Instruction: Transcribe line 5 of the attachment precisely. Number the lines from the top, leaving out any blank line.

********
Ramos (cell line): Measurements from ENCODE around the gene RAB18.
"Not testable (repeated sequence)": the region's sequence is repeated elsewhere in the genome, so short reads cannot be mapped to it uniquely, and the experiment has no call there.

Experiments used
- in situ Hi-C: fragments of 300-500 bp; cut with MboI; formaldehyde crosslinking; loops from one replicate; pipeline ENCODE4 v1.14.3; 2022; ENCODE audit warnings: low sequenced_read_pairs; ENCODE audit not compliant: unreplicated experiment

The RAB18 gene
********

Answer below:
The RAB18 gene